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Assessing responses to suicide attempts broadcast on social media



A world-first research study mining social media reactions to suicide attempts made on one of the biggest social media platforms in the world had shed light on how best responses can be framed to such events.

The number of people broadcasting their suicide attempts live on social media is of growing concern globally, particularly in China, where an estimated 193 people shared such video streams online between 2003 and 2016.

Popular Chinese platform Weibo has emerged as one of the most commonly used spheres for the sharing of such actions, however the sheer number of Weibo posts every day (estimated to be 100 million every day) has made it near impossible to identify the full scale of suicide ideation and how to help those in need of help.

A cross-discipline research team, including personnel from Black Dog Institute and Beijing Forestry University, measured suicide stigma and literacy on Weibo, sampling almost 5,000 posts on the platform and classifying those posts as either stigmatising or non-stigmatising while also mentioning the levels of suicide literacy.

The researchers found that more than one-third of people who responded to suicidal posts did so by expressing stigmatising attitudes (35.1 per cent), with over 1 in 10 responses (11.6 per cent) conveying inaccurate knowledge about suicide.

Users who showed poor or little knowledge about mental health issues and suicide were, correspondingly, overwhelmingly more likely to have stigmatising attitudes in their responses (84.1 per cent).

"The words people use in their social media posts when responding to a suicide broadcast can provide vital clues into broader levels of suicide literacy," said lead author of the study Dr Ang Li, a former Black Dog research fellow who is now based at Beijing Forestry.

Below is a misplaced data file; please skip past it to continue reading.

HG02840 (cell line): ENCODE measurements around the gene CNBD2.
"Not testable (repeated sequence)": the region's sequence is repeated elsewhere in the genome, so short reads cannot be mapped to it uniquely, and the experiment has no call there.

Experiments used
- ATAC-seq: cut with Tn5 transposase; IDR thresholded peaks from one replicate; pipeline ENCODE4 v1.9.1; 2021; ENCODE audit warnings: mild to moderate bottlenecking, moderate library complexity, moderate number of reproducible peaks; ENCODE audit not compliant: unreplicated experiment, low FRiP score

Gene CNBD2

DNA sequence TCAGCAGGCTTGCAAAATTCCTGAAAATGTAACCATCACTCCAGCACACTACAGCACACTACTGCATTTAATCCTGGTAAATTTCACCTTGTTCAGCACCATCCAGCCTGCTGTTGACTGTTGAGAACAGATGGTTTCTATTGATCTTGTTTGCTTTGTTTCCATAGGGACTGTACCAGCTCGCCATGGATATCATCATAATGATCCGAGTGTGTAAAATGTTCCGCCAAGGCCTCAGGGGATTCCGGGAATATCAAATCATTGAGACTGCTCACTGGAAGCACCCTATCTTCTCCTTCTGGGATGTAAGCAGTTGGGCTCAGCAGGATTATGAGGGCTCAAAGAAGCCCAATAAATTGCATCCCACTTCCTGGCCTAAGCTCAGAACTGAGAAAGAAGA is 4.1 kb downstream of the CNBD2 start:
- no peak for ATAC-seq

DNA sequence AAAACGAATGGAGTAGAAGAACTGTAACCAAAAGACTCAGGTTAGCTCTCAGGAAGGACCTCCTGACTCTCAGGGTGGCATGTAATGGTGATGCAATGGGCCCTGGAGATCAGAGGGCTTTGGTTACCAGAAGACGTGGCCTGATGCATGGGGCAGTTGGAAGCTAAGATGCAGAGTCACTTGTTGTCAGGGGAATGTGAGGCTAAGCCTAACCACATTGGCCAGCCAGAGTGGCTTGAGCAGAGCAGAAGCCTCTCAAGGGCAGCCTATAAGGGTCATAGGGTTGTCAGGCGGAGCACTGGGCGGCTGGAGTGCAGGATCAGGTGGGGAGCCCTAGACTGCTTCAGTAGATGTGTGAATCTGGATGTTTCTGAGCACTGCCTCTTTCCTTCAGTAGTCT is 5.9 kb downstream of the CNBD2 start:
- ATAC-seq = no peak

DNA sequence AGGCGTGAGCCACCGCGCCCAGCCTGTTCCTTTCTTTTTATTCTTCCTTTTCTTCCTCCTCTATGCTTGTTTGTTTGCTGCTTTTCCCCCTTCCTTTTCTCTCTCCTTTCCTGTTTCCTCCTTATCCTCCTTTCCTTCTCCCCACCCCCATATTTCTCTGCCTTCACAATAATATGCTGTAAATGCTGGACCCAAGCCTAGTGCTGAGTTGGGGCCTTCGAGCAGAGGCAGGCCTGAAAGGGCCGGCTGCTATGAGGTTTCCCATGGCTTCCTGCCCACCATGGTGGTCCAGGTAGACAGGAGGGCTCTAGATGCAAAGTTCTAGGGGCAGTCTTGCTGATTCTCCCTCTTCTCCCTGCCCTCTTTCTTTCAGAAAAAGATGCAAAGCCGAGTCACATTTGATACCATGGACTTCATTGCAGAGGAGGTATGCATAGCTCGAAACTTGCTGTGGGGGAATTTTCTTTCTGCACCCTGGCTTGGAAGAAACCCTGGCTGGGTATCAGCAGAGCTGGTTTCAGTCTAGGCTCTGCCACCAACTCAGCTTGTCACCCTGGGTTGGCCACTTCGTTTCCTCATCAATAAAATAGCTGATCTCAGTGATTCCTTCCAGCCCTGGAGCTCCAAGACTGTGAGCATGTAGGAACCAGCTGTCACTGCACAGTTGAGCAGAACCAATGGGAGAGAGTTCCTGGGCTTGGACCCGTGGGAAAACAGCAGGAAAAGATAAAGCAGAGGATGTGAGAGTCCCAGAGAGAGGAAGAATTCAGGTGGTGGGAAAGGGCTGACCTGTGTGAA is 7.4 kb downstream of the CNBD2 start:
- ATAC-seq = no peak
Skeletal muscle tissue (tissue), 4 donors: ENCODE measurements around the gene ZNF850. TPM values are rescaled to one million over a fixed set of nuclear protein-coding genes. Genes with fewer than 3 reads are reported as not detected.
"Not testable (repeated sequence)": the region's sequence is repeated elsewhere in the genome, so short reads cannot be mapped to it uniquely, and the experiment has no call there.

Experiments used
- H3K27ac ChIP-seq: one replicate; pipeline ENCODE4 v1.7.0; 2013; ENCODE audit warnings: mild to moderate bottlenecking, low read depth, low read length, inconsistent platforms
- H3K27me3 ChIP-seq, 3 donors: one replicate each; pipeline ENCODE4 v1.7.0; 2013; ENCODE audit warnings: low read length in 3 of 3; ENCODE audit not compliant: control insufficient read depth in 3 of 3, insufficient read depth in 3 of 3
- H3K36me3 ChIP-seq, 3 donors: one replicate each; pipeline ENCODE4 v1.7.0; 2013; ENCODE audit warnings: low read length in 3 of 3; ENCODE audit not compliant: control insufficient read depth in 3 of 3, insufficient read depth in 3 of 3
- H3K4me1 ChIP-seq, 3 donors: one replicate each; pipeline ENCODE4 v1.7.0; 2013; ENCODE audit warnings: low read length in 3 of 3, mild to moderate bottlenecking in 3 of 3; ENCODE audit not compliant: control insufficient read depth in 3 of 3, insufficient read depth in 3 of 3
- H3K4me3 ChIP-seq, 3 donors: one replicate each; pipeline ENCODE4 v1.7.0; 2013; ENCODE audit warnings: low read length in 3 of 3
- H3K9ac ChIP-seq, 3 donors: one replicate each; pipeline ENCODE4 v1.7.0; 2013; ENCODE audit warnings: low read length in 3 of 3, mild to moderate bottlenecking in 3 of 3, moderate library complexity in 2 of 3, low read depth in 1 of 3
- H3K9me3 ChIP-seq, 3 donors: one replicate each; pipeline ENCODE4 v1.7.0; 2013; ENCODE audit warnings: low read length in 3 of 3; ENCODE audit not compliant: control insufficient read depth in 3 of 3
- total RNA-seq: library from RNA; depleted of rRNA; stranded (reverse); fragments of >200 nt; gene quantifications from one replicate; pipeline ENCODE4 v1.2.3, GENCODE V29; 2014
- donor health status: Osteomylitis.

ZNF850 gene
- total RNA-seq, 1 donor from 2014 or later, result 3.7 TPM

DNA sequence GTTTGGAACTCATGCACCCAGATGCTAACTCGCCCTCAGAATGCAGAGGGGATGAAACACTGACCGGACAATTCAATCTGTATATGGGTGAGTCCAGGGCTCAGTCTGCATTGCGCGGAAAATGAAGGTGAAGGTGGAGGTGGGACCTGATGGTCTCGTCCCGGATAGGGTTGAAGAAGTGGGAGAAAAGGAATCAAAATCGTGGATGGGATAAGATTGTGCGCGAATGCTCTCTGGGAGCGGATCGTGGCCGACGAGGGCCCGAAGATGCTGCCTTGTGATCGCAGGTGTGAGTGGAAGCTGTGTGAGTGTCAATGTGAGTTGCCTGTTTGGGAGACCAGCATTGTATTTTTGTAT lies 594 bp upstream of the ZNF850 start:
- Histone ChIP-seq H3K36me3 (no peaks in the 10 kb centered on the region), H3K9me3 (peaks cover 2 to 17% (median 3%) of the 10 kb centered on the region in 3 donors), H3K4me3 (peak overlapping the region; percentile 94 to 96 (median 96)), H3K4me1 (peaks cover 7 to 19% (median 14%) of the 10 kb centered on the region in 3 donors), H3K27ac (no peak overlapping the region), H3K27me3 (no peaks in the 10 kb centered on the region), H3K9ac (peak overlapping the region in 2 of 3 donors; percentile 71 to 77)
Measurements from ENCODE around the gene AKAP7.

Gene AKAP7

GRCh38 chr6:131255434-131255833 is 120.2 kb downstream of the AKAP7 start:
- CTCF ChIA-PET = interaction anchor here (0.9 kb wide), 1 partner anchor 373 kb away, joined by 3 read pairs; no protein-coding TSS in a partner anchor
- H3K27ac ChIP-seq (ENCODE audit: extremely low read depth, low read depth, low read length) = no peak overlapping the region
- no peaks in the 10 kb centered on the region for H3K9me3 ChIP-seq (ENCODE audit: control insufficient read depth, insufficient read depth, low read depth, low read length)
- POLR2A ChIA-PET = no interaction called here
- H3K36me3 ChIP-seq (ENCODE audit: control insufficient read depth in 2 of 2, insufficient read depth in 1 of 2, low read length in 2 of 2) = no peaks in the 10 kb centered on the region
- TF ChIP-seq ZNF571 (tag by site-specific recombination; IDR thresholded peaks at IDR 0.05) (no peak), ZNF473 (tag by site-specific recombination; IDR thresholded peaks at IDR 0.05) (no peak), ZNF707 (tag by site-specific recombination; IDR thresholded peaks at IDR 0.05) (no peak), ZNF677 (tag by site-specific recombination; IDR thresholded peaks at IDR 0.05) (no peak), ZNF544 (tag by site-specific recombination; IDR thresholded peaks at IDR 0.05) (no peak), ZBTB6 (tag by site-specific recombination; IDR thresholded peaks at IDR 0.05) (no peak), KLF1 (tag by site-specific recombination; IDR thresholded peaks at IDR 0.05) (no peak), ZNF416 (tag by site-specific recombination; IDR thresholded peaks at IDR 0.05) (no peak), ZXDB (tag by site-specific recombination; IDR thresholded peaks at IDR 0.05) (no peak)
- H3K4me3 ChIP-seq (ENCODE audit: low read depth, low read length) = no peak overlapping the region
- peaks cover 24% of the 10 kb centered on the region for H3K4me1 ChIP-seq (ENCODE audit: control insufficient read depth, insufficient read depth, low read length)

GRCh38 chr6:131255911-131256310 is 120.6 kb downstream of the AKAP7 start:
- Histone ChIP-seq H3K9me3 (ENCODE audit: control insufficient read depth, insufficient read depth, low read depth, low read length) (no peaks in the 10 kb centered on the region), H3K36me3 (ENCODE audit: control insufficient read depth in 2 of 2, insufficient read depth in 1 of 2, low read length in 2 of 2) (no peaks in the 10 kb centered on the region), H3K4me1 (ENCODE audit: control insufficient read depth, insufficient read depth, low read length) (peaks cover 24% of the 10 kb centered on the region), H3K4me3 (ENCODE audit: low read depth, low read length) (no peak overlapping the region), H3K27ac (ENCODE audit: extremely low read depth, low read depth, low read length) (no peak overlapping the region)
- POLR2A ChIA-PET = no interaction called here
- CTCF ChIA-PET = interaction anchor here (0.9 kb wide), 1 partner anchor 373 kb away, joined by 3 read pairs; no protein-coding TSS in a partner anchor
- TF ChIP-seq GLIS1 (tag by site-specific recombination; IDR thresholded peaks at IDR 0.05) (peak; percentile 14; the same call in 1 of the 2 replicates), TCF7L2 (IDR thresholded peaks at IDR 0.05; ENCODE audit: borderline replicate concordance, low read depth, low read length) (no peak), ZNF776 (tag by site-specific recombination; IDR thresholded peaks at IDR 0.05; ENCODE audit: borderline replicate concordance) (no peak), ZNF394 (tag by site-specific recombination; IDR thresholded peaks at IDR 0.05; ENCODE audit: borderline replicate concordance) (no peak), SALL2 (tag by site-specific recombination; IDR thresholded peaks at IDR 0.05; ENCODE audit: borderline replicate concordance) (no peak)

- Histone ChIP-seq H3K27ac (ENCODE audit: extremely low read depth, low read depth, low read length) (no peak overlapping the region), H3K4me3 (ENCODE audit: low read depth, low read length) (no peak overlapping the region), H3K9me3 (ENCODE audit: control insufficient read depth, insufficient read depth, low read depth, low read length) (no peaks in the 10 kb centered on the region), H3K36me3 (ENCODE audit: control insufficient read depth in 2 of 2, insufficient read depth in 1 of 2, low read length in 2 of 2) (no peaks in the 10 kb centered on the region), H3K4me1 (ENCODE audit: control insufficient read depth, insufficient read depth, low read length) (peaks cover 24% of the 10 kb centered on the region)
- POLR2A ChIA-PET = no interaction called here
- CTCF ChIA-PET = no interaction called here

"With millions of social media users worldwide posting every day, finding ways to automate the detection of problematic language is essential if we are to improve suicide prevention campaign messages into the future."

Of the stigmatising posts, over half (55.9 per cent) contained incorrect knowledge about signs and symptoms of suicide, while 44.1 per cent communicated false facts on treatment options, including thematic messaging such as "suicide happens without warning" and "people who want to attempt suicide cannot change their mind quickly".

The research team said the results could help improve future stigma reduction campaigns by way of harnessing social media user insights to develop targeted suicide prevention messaging.

"Used well, social media can be a first line of defence for helping people facing a suicidal crisis," Black Dog Institute researcher and study co-author Dr Bridianne O'Dea said.

The next step, she said, is to apply this language classification model to the early detection of suicide warning signs and risk factors among social media users.

"If we can detect with greater accuracy those who need help, and what the education needs are for those responding in a stigmatising way, we can develop more effective suicide prevention campaigns that encourage help-seeking through potentially life-saving responses," she concluded.

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“Kindness is the language that the deaf can hear and the blind can see.” – Mark Twain